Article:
As with The Enemy of the World before its rediscovery, this story is seldom discussed and when it is, in less than glowing terms. So let’s give this tale a chance to shine just as its predecessor did. Besides, I really like the idea of watching an animated Patrick Troughton and Frazer Hines wander around a deserted rocket for 22 minutes.
Joe Siegler: The Daleks’ Master Plan
The #omnirumour notwithstanding, I always maintained that if I could recover one single episode, it was Power of the Daleks 1. We’re getting that now, sorta. That same statement also said that the one story I could recover if I could recover a full story was The Daleks’ Master Plan. To me it is a no brainer; there’s any number of reasons why that one.
- The sheer volume. It’s 12 episodes, and if you throw in Mission to the Unknown, it’s 13. From just volume alone, you’d recover more Who with that than any other. Yeah, okay, three of them exist now, but still, that’s 9 more episodes of Doctor Who!
- The most unique Feast of Steven episode. Having never seen it properly, it holds an attraction like no other for me, because of the “goofiness” of it all.
- There haven’t been many companion deaths in Doctor Who. TWO of them occur in this one. One we’ve seen in a surviving clip, the other not.
- The Meddling Monk.
- Kevin Stoney.
If they re-do more stories via animation, I want this one – for the same reasons I wanted it properly recovered! You’d get more Who than any other option out there.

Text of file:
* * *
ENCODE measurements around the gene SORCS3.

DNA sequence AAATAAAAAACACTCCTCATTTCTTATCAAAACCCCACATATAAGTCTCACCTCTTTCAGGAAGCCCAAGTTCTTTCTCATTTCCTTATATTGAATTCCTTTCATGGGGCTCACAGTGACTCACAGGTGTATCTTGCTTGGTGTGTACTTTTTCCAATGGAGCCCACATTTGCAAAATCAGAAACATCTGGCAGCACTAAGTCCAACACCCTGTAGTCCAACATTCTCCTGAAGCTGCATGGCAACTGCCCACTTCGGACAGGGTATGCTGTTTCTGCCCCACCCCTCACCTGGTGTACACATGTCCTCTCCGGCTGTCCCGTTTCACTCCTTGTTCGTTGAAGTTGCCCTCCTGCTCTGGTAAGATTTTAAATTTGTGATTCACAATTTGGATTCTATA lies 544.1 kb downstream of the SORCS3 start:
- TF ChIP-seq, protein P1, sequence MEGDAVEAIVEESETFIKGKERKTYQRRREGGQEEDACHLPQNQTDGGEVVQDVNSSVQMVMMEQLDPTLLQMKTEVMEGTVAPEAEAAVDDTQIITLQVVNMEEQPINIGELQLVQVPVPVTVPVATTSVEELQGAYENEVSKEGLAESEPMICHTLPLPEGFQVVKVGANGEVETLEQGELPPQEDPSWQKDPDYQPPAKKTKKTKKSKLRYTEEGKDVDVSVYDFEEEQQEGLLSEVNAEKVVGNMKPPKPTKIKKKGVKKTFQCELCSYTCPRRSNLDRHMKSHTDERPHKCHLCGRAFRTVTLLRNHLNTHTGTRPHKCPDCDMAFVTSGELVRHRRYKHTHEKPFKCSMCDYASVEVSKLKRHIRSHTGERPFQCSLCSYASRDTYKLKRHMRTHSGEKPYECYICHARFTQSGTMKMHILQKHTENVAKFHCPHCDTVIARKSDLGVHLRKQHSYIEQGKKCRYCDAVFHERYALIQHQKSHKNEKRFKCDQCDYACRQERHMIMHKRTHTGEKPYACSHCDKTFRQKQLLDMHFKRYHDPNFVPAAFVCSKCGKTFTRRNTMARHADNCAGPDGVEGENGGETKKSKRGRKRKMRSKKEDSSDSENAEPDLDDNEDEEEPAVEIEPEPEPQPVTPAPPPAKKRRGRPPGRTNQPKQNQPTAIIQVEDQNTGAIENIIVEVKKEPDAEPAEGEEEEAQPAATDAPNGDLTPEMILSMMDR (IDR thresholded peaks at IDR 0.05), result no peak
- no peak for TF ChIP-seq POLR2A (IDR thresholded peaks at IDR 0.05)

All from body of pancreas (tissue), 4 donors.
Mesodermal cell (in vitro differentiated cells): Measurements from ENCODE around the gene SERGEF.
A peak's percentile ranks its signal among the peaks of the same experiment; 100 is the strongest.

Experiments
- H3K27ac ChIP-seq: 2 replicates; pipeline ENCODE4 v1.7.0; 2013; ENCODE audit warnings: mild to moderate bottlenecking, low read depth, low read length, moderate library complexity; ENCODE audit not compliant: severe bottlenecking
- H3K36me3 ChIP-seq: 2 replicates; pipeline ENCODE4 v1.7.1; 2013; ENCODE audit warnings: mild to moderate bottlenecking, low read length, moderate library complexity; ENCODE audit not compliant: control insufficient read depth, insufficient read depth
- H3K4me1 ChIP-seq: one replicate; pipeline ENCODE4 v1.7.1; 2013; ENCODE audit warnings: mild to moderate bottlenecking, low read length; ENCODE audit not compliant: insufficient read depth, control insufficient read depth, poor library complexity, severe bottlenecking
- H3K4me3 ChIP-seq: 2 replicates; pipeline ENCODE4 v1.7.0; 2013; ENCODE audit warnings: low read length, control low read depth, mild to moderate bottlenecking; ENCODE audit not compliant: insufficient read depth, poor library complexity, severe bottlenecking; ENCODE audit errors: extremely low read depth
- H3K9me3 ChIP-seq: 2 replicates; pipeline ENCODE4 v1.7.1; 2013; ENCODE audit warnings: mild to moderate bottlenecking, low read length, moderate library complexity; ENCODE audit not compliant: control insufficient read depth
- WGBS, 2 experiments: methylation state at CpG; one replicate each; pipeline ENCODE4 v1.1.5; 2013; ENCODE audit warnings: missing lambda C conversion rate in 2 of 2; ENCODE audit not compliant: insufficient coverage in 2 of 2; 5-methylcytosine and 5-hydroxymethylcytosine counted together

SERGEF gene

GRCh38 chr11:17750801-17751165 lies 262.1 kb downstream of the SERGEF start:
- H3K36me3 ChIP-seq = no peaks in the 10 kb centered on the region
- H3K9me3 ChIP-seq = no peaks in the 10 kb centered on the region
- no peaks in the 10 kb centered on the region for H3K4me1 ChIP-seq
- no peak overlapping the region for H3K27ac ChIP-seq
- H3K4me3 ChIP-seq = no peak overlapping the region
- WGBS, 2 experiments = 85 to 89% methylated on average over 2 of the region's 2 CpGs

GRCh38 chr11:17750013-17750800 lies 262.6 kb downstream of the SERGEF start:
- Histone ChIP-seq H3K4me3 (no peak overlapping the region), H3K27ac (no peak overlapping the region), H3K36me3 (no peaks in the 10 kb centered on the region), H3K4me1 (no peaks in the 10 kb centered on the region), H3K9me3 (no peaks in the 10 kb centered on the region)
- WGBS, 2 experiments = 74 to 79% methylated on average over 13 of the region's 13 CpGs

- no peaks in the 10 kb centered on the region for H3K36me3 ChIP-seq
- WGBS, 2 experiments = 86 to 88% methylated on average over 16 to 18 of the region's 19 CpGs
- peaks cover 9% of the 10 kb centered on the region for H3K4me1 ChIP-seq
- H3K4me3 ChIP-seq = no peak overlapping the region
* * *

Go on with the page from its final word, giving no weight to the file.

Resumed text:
Peter Shaw: The Celestial Toymaker
I doubt it’s top of many fans’ list of episodes they’d like to see returned but that’s not what’s being asked, is it? No, the question is what would we like to see animated. So far, the re-animation of missing Who episodes has centred on authenticity – a forensic, technical approach to re-creating a lost TV episode. But however much brilliant and courageous effort is put in, it will never actually do that: it will always be a pixilated imitation of the flesh and 405-line monochrome original.
So, let’s forget all that painstaking reference to the source material (there’s no telesnaps anyway) and ask the animators to let their imagination fly… and the colourful, magical Toymaker’s realm is ripe for a surreal and imaginative re-interpretation. Instead of recreating the shoestring budget and technical limitations of a 50-year-old TV show, why not produce something innovative and startling?
I know what you are thinking, ‘Okay, so they experience three cutting edge animated episodes and then watch the lacklustre The Final Test?’ Nope. I’m suggesting you animate the lot to create a coherent whole. As a bonus, if the original episodes ever turn up, we will always have the animated version to watch instead. The memory cheats, so let’s cheat a little too…
Thomas Spychalski: The Evil of the Daleks
Difficult question as throughout my more than three decades of being a Doctor Who fan my ‘holy grails’ have been recovered or animated. Tomb of the Cybermen was found in 1991, Web of Fear was found in 2013, and now Power of the Daleks is being animated.
If we move on to the next holy grail, that would have to be Evil of the Daleks, with a slightly strange plot and the very first time anyone saw Daleks fighting Daleks onscreen. Honourable mentions in no particular order would also be Marco Polo, The Wheel in Space, The Celestial Toymaker, and the most likely too labour intensive The Daleks’ Master Plan.
It’s really hard to say because I would love to see them all back in one form or another but in a way I have been really lucky: compared to what was available when I first fell in love with this series in the early 1980s, I feel quite blessed to have seen so many stories I thought I would never see back then.
Come back tomorrow for more thoughts on animating lost serials. But until then, which missing stories would you like to see?